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Re: Configuring foreign packages without qemu in order to boot a system

On Sun, 2 Sep 2012 01:40:45 +0100
Wookey <wookey@wookware.org> wrote:
> On Sun, 2 Sep 2012 01:07:11 +0200
> Paul Boddie <paul@boddie.org.uk> wrote:

> > This configuration step appears to be the necessary measure to permit the init 
> > mechanism and various related activities to function.

Principally it is to run ldconfig, to setup the system shell and to
initialise some data caches. Take a look
at /var/lib/dpkg/info/*.postinst to see what some of the packages need
to do in this phase. Note that the preinst scripts are *not* run by
multistrap (whether using qemu or not) unless your configscript
explicitly calls them (as the wiki recommends it does for at least the
dash preinst). Note that many packages will simply fail to operate if
ldconfig has not been run and many shared libraries have more than just
a call to ldconfig as their postinst.


I'm not aware of a safe & robust method to restrict ldconfig to only
certain shared libraries from out of a much larger set of shared
libraries awaiting configuration on the system. Configuring all shared
libraries via dpkg to suit ldconfig will involve running the maintainer
scripts for all shared libraries which will themselves require
executables from other packages to be configured.

dpkg can work all this out but only when given the entire set.

> > I suppose that not all 
> > packages need to be configured, but some configuration seems to make the 
> > difference between a functioning and non-functioning system.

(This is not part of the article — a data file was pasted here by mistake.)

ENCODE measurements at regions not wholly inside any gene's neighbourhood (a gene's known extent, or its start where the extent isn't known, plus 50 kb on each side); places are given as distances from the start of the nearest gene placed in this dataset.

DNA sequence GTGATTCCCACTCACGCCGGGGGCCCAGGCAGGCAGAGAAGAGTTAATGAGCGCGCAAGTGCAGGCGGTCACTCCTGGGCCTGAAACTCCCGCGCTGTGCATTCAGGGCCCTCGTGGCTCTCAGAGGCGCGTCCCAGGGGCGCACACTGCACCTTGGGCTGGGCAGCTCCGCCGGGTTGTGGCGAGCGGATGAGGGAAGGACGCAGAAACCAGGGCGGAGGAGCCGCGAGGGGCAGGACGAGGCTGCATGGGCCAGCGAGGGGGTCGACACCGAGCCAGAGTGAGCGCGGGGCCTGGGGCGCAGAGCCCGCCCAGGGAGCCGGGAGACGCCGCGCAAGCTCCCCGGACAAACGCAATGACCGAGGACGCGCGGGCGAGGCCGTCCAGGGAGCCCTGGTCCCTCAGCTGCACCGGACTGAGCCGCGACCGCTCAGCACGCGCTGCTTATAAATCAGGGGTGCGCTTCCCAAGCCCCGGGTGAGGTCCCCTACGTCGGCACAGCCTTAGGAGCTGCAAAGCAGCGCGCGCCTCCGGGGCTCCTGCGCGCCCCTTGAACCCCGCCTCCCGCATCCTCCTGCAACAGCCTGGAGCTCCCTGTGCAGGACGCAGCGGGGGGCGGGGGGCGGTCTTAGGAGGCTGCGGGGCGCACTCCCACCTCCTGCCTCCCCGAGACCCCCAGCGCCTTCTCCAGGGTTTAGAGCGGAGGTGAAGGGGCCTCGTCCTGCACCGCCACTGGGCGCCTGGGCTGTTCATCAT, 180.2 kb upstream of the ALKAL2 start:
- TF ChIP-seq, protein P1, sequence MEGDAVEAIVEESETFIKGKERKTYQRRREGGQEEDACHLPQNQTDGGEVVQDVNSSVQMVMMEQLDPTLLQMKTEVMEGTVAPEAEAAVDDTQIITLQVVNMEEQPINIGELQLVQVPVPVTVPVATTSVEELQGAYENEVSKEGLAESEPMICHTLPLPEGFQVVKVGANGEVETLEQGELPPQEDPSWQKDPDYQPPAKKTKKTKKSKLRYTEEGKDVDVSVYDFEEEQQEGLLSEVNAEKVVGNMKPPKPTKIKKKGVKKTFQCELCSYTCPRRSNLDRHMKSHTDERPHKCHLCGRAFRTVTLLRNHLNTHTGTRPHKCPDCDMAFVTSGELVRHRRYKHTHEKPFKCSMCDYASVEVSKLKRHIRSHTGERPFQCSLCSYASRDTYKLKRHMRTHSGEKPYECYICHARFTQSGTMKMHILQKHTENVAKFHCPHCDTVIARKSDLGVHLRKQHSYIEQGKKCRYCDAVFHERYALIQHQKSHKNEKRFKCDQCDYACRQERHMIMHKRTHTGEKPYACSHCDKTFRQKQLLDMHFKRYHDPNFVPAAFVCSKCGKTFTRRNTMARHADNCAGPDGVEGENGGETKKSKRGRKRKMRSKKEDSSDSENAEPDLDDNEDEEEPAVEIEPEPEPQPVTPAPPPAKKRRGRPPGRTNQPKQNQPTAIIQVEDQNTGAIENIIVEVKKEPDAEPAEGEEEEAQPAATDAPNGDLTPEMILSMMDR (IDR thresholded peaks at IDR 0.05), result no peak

In order for this to work, you have to at least have the ability to
chroot into the semi-configured rootfs *and* you need enough
non-packaging data (/etc/inittab, /etc/fstab) provided by the
setupscript to allow the kernel to use the rootfs for init. That
generally means that shared libraries have to be configured (ldconfig),
a shell must be fully operational (dash preinst and postinst) and dpkg
itself as well as all of the dependencies of these.

Note: It is *not* advisable to manually force these steps. dpkg does
not take kindly to someone second-guessing the *order* in which
packages are configured even if you manage to identify the set itself.

dpkg assumes that the configure step is either:

a) system-wide with no external ordering, or
b) single-upgrade mode where everything that this package needs
is already configured or within the scope of the current upgrade.

Breaking these assumptions will do horrible things to the system in
ways that might be recoverable by reinstalling the package but as this
is completely untested maybe not ....

It's one of the principle differences between multistrap and other
bootstrap tools. Multistrap can handle all the dependencies because it
handles all packages at the same time. debootstrap breaks the system
into two halves and fully configures the first before trying to go back
for the later packages without full dependency calculation support.
debootstrap does allow that later packages have a fully configured base